New: We’ve just released a new ebook: the Jenkins Starter Guide, which contains all of the information in this series of four posts and more. Head on over to our Resources page to download.
In case you missed our first couple of posts in this series, or if you aren’t sure just what Jenkins or CI is, head back and read: What Is Jenkins and Why Should You Be Using It?
In order to build iOS applications you will need to run the server on a macOS machine. You could install Jenkins directly on a Mac computer, but our preferred way is to have a small Mac mini machine* in our office devoted to these tasks.
Curious how to add an Android build to Jenkins? Check out this article.
Even though there are some server hosting options for macOS, they are not as commonly used as Android hosting options. Our solution is to run Jenkins in a Linux machine and have a macOS worker machine for the iOS builds.
(*We mention a Mac mini because it’s the cheapest macOS machine you can get. In 2017, new models started at around $499. But if you have any other Macs laying around, such as an old MacBook with 1GB of RAM or more, that will work great as well.)
How to Add a Mac Node for iOS Builds
Follow these steps to add a Mac node as a worker node to a running Jenkins server. If you’ve already done this step, skip to “Configuring iOS jobs” below to start adding a iOS build to Jenkins.
Please note before we begin: you do not need a public IP address or open ports on the Mac node side, so it’s a perfectly suitable setup to have the Mac machine in your home or office, sitting behind a NATed network.
Step 1: Open
https://your-ci-server-name.com on Your Browser
You will need to open a port for JNLP. JNLP is a Java protocol to serve applications to be executed elsewhere. Your worker node will download the Jenkins worker application using this protocol.
Step 2: From the Dashboard Go to Configure Jenkins > Configure Global Security
Specify a Fixed port. In the example below we chose 8081, but you can choose any port between 1024 and 65535. Make sure this port is open in your firewall.
Step 3: Create a New Node In Jenkins > Manage Nodes
Select New Node.
- Give it a name, for example macmini. It can be anything.
- Enter a Remote root directory:
- Choose Launch method: Java web start
- Add a Label: mac. (This label will be important when you need to specify where jobs should be executed each time you configure them. Using this label, you can make sure Mac projects exclusively run on your mac machine. More on this below.)
After saving you’ll see the newly added node in the node list.
What Are 1000 Apps Doing to Reduce Their Bugs to Zero?
Down to Zero is a practical guide to solving bugs. Our team has been developing mobile apps for over a decade and we'd like to share some tips we've picked up along the way.
Step 4: Open the Node You Just Created and You Will Find a Command
Copy and paste this command in a terminal in your slave machine.
After a few seconds you’ll get the node up and running in your node list.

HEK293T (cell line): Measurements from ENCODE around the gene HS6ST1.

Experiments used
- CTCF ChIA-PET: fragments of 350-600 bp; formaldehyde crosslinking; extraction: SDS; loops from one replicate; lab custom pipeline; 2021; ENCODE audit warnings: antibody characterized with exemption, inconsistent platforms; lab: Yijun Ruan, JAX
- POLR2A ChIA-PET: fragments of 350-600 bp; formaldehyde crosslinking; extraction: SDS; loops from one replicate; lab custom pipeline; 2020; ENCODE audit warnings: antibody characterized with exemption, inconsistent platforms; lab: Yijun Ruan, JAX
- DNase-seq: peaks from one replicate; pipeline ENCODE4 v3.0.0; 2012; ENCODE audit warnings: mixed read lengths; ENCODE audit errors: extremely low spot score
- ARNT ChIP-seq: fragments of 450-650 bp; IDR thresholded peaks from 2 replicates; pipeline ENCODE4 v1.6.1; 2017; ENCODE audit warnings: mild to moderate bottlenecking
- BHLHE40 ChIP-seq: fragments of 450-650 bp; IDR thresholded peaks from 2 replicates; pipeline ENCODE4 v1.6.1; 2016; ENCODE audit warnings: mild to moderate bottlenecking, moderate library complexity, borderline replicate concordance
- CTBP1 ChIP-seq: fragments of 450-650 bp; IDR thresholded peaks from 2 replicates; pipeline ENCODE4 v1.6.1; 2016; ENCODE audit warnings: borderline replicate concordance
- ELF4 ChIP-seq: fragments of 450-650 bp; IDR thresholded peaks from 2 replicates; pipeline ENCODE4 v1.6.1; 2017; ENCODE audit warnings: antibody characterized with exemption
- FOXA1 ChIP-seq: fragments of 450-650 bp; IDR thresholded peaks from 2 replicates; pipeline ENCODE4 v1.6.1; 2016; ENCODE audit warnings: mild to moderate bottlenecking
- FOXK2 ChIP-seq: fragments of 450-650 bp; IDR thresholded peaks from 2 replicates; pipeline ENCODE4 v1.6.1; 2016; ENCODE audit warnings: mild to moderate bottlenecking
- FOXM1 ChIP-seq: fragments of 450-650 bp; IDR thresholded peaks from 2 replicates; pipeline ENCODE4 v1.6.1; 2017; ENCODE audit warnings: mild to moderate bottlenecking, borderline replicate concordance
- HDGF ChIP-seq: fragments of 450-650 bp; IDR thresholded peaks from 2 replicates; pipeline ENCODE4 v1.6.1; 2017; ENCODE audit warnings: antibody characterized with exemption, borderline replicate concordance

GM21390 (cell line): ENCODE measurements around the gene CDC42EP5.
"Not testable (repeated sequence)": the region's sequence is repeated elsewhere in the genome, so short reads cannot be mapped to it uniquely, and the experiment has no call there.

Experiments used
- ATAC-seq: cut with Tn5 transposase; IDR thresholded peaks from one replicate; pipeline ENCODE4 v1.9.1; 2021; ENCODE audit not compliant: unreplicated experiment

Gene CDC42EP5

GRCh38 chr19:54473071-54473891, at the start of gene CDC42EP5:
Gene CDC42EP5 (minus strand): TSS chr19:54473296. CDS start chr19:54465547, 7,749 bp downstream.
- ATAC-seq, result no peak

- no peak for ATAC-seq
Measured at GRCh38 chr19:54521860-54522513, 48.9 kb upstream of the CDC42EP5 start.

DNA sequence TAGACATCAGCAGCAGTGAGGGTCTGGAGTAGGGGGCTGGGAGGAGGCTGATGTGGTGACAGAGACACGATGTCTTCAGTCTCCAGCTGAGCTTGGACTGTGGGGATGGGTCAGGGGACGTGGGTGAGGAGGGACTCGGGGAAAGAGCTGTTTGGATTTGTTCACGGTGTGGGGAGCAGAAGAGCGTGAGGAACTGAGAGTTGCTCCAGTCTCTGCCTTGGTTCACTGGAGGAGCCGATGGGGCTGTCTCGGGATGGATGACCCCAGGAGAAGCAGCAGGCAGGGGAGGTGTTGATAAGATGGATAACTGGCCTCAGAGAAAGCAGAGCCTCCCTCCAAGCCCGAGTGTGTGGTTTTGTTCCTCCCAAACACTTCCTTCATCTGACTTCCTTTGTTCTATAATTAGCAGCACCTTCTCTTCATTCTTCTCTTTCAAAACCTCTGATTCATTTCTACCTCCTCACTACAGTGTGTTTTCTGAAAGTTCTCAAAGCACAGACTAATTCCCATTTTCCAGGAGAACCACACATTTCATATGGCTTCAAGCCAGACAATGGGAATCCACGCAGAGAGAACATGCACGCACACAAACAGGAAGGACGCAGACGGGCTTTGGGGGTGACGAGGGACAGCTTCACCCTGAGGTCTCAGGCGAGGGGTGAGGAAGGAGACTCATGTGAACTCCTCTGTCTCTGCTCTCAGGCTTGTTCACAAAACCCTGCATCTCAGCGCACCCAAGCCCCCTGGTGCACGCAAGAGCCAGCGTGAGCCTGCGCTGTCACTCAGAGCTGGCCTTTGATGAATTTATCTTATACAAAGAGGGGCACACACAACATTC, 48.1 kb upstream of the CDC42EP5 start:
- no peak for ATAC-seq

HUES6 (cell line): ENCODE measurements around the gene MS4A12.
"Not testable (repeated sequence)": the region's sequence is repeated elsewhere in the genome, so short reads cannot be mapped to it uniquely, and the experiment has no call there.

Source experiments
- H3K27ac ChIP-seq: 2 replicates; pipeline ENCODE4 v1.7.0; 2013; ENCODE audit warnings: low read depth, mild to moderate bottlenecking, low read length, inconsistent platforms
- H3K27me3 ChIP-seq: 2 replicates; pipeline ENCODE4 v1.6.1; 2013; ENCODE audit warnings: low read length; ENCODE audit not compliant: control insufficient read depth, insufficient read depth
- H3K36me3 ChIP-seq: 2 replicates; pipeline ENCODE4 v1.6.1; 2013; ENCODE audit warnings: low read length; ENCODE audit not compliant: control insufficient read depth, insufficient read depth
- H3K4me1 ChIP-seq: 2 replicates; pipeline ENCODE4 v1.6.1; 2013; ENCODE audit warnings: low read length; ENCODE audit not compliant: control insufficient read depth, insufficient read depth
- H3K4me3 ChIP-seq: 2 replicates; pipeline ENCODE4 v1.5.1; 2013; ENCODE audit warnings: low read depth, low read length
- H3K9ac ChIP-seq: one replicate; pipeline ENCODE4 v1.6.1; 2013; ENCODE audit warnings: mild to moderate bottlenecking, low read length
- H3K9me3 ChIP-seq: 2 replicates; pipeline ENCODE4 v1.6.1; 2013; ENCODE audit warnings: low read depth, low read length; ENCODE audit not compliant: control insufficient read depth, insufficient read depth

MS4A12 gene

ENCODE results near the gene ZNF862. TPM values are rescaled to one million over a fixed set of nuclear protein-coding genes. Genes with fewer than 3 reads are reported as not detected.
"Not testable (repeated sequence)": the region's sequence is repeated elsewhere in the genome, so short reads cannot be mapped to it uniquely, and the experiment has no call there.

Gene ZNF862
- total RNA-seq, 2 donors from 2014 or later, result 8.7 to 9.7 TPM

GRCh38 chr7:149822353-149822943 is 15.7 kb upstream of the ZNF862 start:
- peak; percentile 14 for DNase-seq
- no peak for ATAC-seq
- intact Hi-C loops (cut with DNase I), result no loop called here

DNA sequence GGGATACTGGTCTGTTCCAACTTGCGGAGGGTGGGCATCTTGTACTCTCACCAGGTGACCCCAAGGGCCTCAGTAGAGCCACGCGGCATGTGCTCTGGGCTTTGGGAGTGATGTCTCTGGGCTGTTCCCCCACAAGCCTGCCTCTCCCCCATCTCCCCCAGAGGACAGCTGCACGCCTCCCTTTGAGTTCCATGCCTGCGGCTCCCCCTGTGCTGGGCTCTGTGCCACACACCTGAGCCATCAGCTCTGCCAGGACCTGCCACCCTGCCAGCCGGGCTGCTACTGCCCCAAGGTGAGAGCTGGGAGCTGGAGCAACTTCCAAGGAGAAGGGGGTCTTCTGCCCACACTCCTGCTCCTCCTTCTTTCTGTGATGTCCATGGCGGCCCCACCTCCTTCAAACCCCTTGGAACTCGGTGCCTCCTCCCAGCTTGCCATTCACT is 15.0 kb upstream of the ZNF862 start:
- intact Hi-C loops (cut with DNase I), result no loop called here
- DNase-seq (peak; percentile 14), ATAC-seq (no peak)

Now your node is ready to accept build jobs!
Step 5: Download Xcode
Since you are planning to build iOS projects, you will need to download Xcode. You can find it in the app store.
Command line tools: once you have Xcode installed, open a Terminal and type:
Configuring iOS Jobs
Now that you have a Mac worker machine, you’re ready to start building iOS apps.
Step 1: Open
https://your-ci-server-name.com on your browser and select New Item
Specify the name of the new job and select Freestyle project:
Step 2: Make sure your build is running exclusively on the Mac machine.
In order to do that, in the General tab, select “Restrict where this project can be run” and write mac as label expression (this label matches the one we chose for the Mac worker in the node configuration above).
Step 3: Under Source Code Management, specify the URL of your repository.
For our example, we’re building the Bugfender SDK sample app:
Step 4: Configuring automated build triggers.
You can select automated triggers for your builds if you don’t want to have to manually trigger them. Typically, you should configure it so that a new build is done automatically for every commit or a build is done periodically (eg. nightly builds):
Step 5: Once the code is downloaded, we need to specify how to build it.
In the Build section, we will Add a build step of type Execute shell and we will execute xcodebuild like this:
cd Example # in our example, the project is not in the root of the repository xcrun xcodebuild -workspace BugfenderExample.xcworkspace \ -scheme BugfenderExample \ -sdk iphoneos \ CODE_SIGN_IDENTITY="" CODE_SIGNING_REQUIRED=NO
This will trigger a build of the application for iOS devices, similar to when you use the Product > Build for Running in Xcode.
Make sure you add the CODE_SIGN_IDENTITY=”” CODE_SIGNING_REQUIRED=NO bits in order to prevent Xcode from trying to sign the built application, otherwise you will need to configure your provisioning profiles and developer certificate in that machine, which makes everything a bit more complicated.
If you want to run tests, you can set them up with another build step:
cd Example # again, we need to move directory mkdir -p output # this directory will contain the output of the tests xcrun xcodebuild -workspace BugfenderExample.xcworkspace \ -scheme "BugfenderExample" \ -sdk iphonesimulator \ -destination 'platform=iOS Simulator,name=iPhone 6,OS=10.0' \ -derivedDataPath './output' \ test
And that’s it! You’re ready to build and test our iOS sample application:
Looking for more information about developing apps? Check out:
For more posts in this series, check out:
- What Is Jenkins and Why Should You Be Using It?
- How to Install Jenkins in Ubuntu
- How to Add your First Android Job to Jenkins
Or for our complete ebook on Jenkins, head over to our Resources page.
This post was co-authored by Sarabeth Flowers Lewis.